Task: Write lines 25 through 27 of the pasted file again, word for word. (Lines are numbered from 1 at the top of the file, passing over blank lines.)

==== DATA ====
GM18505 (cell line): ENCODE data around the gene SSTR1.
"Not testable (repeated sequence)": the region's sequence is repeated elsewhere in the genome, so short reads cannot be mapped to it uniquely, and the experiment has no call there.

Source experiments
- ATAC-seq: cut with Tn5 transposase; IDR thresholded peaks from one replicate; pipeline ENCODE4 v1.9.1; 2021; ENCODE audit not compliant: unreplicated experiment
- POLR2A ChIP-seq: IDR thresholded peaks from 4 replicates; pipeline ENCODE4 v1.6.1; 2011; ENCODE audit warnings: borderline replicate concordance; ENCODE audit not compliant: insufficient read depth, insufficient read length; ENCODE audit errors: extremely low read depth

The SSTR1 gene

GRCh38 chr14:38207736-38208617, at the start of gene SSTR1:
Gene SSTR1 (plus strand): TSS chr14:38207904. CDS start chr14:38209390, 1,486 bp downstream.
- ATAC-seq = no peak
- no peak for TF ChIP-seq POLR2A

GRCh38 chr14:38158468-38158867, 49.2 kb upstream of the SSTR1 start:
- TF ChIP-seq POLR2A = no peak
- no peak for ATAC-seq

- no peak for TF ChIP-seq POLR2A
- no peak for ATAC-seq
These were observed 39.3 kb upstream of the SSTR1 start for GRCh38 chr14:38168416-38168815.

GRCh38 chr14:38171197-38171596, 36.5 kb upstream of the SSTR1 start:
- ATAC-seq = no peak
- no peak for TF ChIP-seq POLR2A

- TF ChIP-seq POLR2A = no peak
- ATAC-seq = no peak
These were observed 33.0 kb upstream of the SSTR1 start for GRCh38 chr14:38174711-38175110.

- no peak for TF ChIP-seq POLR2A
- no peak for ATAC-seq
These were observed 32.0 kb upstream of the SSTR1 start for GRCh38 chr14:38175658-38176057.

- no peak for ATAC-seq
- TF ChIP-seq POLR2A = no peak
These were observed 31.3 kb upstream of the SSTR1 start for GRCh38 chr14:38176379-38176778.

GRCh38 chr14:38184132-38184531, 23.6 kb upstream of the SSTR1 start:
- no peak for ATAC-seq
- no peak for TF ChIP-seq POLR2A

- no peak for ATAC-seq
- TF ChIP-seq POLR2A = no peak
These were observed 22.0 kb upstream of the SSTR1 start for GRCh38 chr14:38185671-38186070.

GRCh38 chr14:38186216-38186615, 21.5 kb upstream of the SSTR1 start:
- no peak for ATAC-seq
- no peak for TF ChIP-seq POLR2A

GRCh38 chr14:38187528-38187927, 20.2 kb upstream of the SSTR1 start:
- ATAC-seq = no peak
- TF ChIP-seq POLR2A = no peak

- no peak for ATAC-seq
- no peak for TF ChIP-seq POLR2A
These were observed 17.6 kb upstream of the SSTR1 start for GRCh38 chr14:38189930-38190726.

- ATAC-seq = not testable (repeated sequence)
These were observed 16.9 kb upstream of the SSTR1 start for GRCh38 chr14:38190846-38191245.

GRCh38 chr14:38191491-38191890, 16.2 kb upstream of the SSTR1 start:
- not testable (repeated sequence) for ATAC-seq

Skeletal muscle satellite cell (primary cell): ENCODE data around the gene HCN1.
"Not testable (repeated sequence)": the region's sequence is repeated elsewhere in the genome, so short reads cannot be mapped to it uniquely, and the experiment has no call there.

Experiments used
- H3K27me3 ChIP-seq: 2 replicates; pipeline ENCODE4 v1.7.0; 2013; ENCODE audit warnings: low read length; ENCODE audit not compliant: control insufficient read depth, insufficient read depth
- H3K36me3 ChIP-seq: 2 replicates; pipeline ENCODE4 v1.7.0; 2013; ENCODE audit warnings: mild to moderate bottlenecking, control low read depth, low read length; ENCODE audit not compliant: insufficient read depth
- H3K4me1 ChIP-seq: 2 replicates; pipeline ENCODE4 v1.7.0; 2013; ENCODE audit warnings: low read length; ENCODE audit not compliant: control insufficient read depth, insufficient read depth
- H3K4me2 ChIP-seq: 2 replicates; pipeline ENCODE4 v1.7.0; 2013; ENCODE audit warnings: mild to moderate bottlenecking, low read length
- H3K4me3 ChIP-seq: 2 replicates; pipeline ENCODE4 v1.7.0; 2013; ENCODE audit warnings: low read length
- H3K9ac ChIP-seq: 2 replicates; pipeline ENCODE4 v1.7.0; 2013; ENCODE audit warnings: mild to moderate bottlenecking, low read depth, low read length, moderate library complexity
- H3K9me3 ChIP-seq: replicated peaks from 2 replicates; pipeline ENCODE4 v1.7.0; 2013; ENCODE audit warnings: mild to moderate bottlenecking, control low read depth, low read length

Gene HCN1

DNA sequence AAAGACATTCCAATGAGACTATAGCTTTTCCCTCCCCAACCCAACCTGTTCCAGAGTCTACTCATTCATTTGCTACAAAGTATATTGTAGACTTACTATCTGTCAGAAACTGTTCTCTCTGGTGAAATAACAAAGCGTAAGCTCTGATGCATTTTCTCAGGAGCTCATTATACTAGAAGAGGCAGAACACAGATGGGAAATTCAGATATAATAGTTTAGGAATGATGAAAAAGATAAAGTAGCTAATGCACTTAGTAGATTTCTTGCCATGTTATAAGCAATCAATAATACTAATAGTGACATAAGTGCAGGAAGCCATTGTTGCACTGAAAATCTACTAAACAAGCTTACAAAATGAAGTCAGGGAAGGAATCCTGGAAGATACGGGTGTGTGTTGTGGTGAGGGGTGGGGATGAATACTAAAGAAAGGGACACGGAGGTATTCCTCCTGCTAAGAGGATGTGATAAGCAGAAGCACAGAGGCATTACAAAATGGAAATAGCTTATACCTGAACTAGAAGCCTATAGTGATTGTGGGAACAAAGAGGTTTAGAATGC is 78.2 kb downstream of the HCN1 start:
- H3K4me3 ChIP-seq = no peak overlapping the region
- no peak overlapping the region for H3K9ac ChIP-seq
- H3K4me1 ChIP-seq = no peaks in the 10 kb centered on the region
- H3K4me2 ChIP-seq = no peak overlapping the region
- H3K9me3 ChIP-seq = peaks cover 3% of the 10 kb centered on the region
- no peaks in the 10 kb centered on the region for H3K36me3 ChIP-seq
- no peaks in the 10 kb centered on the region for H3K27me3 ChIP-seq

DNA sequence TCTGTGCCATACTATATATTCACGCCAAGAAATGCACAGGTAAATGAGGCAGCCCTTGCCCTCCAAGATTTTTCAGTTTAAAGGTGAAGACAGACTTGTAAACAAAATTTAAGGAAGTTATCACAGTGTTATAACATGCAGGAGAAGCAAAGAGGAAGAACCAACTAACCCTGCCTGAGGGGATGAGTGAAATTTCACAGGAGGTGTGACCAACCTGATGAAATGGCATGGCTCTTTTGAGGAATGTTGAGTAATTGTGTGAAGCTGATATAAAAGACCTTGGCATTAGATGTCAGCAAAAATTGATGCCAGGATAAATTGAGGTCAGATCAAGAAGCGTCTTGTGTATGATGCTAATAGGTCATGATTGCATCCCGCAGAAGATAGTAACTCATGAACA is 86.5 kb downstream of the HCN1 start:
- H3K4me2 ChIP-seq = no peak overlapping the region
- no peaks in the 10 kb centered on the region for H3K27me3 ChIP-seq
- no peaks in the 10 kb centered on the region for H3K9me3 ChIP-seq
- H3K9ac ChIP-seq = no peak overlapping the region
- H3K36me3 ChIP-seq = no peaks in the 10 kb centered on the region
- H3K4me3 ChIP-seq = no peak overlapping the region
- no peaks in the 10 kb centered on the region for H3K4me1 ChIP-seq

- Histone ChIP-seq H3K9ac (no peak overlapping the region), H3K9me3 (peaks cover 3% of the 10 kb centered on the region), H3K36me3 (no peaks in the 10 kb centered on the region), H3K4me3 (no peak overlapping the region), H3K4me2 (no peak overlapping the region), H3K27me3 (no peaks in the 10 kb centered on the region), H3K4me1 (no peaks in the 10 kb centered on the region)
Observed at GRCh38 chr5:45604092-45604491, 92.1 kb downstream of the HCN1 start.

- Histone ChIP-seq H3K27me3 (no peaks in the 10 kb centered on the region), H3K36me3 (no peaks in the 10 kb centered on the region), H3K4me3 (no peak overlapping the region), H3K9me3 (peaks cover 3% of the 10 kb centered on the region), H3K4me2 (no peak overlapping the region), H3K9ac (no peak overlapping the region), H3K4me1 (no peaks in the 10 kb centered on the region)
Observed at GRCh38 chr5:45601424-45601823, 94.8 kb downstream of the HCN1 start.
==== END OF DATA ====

These were observed 32.0 kb upstream of the SSTR1 start for GRCh38 chr14:38175658-38176057.

- no peak for ATAC-seq
- TF ChIP-seq POLR2A = no peak